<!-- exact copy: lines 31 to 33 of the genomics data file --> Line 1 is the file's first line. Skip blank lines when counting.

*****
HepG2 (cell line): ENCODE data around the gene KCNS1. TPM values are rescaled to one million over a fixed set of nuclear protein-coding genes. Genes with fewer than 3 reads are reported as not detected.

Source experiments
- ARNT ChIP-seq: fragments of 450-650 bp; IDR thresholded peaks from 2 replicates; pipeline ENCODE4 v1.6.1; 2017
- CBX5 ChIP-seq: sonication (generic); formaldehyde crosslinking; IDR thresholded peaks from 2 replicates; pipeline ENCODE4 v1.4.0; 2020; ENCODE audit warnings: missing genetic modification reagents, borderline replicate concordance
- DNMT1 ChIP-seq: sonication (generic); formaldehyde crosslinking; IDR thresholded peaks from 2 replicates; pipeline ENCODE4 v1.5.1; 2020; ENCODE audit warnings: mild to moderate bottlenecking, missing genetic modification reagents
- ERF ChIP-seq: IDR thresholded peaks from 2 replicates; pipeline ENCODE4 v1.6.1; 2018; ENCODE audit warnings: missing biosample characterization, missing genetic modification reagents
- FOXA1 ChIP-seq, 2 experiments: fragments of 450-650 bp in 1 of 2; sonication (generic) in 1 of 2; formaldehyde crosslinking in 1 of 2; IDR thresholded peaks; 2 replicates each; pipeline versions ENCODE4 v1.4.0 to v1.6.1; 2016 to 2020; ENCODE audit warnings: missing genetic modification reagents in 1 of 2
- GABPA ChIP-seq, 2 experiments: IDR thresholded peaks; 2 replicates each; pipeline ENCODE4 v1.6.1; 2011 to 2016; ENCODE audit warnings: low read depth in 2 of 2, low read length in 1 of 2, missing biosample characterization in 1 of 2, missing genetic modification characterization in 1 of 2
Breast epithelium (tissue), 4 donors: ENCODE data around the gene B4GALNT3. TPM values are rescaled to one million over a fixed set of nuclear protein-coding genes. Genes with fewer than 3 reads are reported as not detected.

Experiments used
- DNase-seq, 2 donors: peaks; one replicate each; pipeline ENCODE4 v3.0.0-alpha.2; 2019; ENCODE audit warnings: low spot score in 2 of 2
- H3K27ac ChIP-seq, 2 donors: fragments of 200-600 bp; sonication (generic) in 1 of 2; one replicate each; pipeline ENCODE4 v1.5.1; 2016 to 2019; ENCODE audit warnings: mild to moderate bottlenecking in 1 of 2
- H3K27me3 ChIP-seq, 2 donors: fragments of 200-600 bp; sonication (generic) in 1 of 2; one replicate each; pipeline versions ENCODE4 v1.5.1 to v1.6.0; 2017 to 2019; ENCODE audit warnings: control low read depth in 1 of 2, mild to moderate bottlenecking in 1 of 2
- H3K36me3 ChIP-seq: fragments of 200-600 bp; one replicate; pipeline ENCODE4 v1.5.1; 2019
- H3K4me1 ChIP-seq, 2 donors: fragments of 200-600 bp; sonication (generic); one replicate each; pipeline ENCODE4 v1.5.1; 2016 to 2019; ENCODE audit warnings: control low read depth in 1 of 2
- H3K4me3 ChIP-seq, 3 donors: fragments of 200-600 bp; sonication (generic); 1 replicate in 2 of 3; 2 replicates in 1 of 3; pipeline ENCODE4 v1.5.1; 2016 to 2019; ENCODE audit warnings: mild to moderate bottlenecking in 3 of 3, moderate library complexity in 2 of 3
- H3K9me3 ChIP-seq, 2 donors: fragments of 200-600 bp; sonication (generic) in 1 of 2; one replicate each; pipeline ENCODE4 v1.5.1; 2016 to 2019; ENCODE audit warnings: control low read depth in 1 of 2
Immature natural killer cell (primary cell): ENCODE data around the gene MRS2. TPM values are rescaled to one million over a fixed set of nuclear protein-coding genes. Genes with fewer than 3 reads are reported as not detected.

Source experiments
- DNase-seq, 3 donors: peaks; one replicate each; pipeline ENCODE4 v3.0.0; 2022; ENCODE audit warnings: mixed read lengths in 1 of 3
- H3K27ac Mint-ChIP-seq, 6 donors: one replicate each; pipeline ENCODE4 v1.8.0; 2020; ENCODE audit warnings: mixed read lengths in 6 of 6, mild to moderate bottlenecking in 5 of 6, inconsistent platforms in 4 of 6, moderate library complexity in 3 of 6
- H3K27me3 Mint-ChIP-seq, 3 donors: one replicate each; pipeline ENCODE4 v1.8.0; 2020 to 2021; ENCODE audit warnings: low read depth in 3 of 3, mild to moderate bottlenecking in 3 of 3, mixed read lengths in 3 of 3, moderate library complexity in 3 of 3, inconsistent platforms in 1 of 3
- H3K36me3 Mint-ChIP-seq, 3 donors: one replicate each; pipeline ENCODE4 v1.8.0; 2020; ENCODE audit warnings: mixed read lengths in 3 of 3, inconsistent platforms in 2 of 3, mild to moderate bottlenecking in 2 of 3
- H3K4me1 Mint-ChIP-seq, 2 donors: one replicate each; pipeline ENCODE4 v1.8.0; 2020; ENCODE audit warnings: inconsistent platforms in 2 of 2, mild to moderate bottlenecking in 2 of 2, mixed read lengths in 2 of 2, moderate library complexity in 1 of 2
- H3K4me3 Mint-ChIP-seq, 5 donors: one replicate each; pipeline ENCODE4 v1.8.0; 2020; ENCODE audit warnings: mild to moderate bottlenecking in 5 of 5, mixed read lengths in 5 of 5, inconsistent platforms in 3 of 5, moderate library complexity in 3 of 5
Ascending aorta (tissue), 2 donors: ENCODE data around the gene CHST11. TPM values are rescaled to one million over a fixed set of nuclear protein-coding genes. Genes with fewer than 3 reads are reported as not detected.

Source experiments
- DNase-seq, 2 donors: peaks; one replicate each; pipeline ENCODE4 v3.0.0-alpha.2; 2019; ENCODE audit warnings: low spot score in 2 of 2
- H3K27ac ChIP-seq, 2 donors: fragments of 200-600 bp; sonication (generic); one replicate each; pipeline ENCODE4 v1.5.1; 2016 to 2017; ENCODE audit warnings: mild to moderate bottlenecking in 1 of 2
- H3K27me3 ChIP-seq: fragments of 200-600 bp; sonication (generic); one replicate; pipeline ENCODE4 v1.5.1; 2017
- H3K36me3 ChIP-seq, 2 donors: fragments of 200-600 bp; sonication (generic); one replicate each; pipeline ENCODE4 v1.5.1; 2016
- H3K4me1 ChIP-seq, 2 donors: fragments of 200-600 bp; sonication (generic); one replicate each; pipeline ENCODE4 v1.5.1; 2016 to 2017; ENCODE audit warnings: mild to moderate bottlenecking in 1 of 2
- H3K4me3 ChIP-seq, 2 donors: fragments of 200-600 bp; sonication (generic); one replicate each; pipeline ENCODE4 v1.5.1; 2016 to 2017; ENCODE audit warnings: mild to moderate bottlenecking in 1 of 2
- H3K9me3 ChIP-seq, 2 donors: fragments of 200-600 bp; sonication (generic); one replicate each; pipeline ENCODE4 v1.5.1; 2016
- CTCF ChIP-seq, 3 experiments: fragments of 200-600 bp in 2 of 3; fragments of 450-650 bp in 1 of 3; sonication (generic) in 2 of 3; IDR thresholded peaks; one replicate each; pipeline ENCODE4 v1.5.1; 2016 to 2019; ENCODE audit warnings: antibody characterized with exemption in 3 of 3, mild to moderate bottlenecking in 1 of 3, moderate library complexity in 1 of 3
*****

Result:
- H3K36me3 ChIP-seq, 2 donors: fragments of 200-600 bp; sonication (generic); one replicate each; pipeline ENCODE4 v1.5.1; 2016
- H3K4me1 ChIP-seq, 2 donors: fragments of 200-600 bp; sonication (generic); one replicate each; pipeline ENCODE4 v1.5.1; 2016 to 2017; ENCODE audit warnings: mild to moderate bottlenecking in 1 of 2
- H3K4me3 ChIP-seq, 2 donors: fragments of 200-600 bp; sonication (generic); one replicate each; pipeline ENCODE4 v1.5.1; 2016 to 2017; ENCODE audit warnings: mild to moderate bottlenecking in 1 of 2